Info@NationalCyberSecurity
Info@NationalCyberSecurity

The Need for a Cybersecurity-Centric Business Culture | #hacking | #cybersecurity | #infosec | #comptia | #pentest | #ransomware


Highly experienced information security team in place? Check.

Leading endpoint detection software and monitoring in place? Check.

Multifactor authentication enabled on all environment entry points? Check.

By all accounts, cutting-edge technology and skilled cybersecurity resources should be the end of the story for ensuring network integrity, right? If only it were that simple. With a recent survey indicating that 74% of cyber incidents include a human component to enable a threat actor, a company must do more to ensure a culture of cybersecurity and to protect its organization. 

So what does more look like?

A More Secure Organization

More starts with understanding there is always a cybersecurity risk and ultimately ends with an established culture across all levels of the organization committed to collectively mitigating that risk. Let’s  run through a few approaches that can help establish that culture and, thus, a more secure organization.

  • It starts at the top: Building a culture from the top down is not a new concept, but its relevance to cybersecurity within organizations is gaining the traction it deserves. At a base level, in order to simply have the technical applications and experienced personnel in place to adequately protect an organization, you need the individuals with the purse strings to be onboard. The sell likely has become easier over the past several years as incidents are in the news, the visibility grows, and those in the C-suite see similarly situated organizations fall victim to cyberattacks. At the end of the day, the message needs to be loud and clear from an organization’s leadership that: a) we understand and appreciate the evolving cybersecurity risk to our company; and b) we are willing to invest in the security of our environment (both from technical and non-technical standpoints) to protect our business.
  • Demonstrate that cybersecurity matters: It might seem like we’re asking a lot of an organization’s leadership when it comes to creating a culture of cybersecurity, and that might be true. But building a culture of any kind within an organization begins with leadership embracing an idea and then continuing to acknowledge and engage on the topic. In this context, it means making cybersecurity part of the lexicon of an organization and finding the right opportunities to continuously demonstrate its importance to the company. How an organization decides to do this might depend on how it communicates with its workforce generally on other important topics, but some simple options include: 1) Regularly re-engaging on the topics of cybersecurity via an email newsletter from the chief information security officer (CISO) — highlighting not just what the company is doing on the technical side, but what challenges all organizations are facing related to evolving threats (e.g., AI) and the CISO’s take on how every employee can help; and 2) Discussing cybersecurity on CEO- or COO-led companywide calls and emphasizing the importance of a strong cybersecurity culture to the longevity and success of the business. The more leadership discusses the importance of a culture of cybersecurity, the more employees will acknowledge that risk and ultimately accept a level of responsibility for the organization’s cybersecurity safety.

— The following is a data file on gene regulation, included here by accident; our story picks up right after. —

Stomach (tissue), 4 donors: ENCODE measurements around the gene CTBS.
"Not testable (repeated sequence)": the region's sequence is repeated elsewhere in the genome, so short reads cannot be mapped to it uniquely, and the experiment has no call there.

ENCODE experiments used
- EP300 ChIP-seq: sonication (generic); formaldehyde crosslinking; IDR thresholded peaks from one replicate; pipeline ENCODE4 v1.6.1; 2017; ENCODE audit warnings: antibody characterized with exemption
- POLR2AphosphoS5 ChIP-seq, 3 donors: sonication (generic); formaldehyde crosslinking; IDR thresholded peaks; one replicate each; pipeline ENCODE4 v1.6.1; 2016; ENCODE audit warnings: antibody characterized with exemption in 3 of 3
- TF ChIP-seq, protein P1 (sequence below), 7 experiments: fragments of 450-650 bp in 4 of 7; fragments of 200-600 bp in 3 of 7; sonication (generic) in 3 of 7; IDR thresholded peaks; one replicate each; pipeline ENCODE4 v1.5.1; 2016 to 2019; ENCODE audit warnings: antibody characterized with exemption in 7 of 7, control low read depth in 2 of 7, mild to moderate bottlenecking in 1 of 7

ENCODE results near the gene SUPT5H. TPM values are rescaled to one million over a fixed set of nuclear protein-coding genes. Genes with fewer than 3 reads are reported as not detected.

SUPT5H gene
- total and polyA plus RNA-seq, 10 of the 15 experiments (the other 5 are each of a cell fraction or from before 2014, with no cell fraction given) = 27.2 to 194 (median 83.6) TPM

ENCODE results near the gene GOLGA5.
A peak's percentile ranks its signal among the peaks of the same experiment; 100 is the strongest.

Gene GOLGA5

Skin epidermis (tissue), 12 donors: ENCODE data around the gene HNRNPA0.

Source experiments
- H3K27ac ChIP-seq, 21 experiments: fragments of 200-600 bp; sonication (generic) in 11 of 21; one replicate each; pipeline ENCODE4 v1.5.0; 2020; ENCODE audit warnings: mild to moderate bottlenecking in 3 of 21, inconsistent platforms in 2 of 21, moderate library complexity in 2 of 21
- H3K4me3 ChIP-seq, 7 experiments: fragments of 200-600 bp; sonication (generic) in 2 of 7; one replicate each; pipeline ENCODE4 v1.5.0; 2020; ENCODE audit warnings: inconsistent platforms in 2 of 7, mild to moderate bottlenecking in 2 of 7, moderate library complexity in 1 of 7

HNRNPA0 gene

• Educate (and then test and test again): Ben Franklin once said, “An investment in knowledge pays the best interest,” and when the average cost of an incident globally is in excess of $4 million, that certainly rings true when it comes to cybersecurity. There can be no doubt, the investment in educating and building an employee base knowledgeable about cybersecurity has real economic value to an organization. This training allows employees to act as the last line of defense against a range of cyber threats, but perhaps equally as important, it empowers every employee to be a cybersecurity advocate for the organization, reminding their colleagues the importance of vigilance in support of a culture of cybersecurity. So how do you educate your employees? It starts with implementing a robust cybersecurity training program (hopefully something both educational and fun) and it continues by keeping your employees on their toes — using test phishing emails (and even text messages). The training and testing are then followed up with subsequent “re-training,” if needed, to keep cybersecurity top of mind. Organizations can then share the outcomes of these test phishing emails with all employees (on standing calls or in their CISO newsletter) to take advantage of another key opportunity to speak to and re-enforce the importance of cybersecurity with real data and then share ways to help everyone do better.

At the end of the day, building a culture of cybersecurity is achievable by acknowledging its importance and consistently reinforcing that message. The goal is to have people thinking and talking about cybersecurity as part of their normal course of business and not simply in the context of “another training” or as something completely divorced from their role. When you find your teams are having a conversation about the latest phishing test email (for a free Thanksgiving turkey) or a recent cyber event impacting a competitor, you are witnessing the true reflection of a successful culture of cybersecurity. You should take a moment to applaud your team’s success, and then, of course, plan for how to keep it going.

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